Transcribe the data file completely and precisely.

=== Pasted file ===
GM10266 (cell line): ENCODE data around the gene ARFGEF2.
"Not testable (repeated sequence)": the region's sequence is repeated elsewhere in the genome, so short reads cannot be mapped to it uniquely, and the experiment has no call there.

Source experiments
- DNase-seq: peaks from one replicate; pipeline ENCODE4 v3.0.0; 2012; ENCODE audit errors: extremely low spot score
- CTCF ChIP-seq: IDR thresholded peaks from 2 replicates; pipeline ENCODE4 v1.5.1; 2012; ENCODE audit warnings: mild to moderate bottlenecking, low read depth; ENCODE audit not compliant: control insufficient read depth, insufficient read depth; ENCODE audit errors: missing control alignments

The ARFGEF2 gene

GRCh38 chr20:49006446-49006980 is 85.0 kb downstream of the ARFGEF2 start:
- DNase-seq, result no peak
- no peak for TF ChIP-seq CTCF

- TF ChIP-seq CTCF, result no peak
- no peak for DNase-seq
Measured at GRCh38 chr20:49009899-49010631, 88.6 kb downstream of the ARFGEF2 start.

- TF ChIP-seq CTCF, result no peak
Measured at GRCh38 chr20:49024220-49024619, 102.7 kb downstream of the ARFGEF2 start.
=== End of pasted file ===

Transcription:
GM10266 (cell line): ENCODE data around the gene ARFGEF2.
"Not testable (repeated sequence)": the region's sequence is repeated elsewhere in the genome, so short reads cannot be mapped to it uniquely, and the experiment has no call there.

Source experiments
- DNase-seq: peaks from one replicate; pipeline ENCODE4 v3.0.0; 2012; ENCODE audit errors: extremely low spot score
- CTCF ChIP-seq: IDR thresholded peaks from 2 replicates; pipeline ENCODE4 v1.5.1; 2012; ENCODE audit warnings: mild to moderate bottlenecking, low read depth; ENCODE audit not compliant: control insufficient read depth, insufficient read depth; ENCODE audit errors: missing control alignments

The ARFGEF2 gene

GRCh38 chr20:49006446-49006980 is 85.0 kb downstream of the ARFGEF2 start:
- DNase-seq, result no peak
- no peak for TF ChIP-seq CTCF

- TF ChIP-seq CTCF, result no peak
- no peak for DNase-seq
Measured at GRCh38 chr20:49009899-49010631, 88.6 kb downstream of the ARFGEF2 start.

- TF ChIP-seq CTCF, result no peak
Measured at GRCh38 chr20:49024220-49024619, 102.7 kb downstream of the ARFGEF2 start.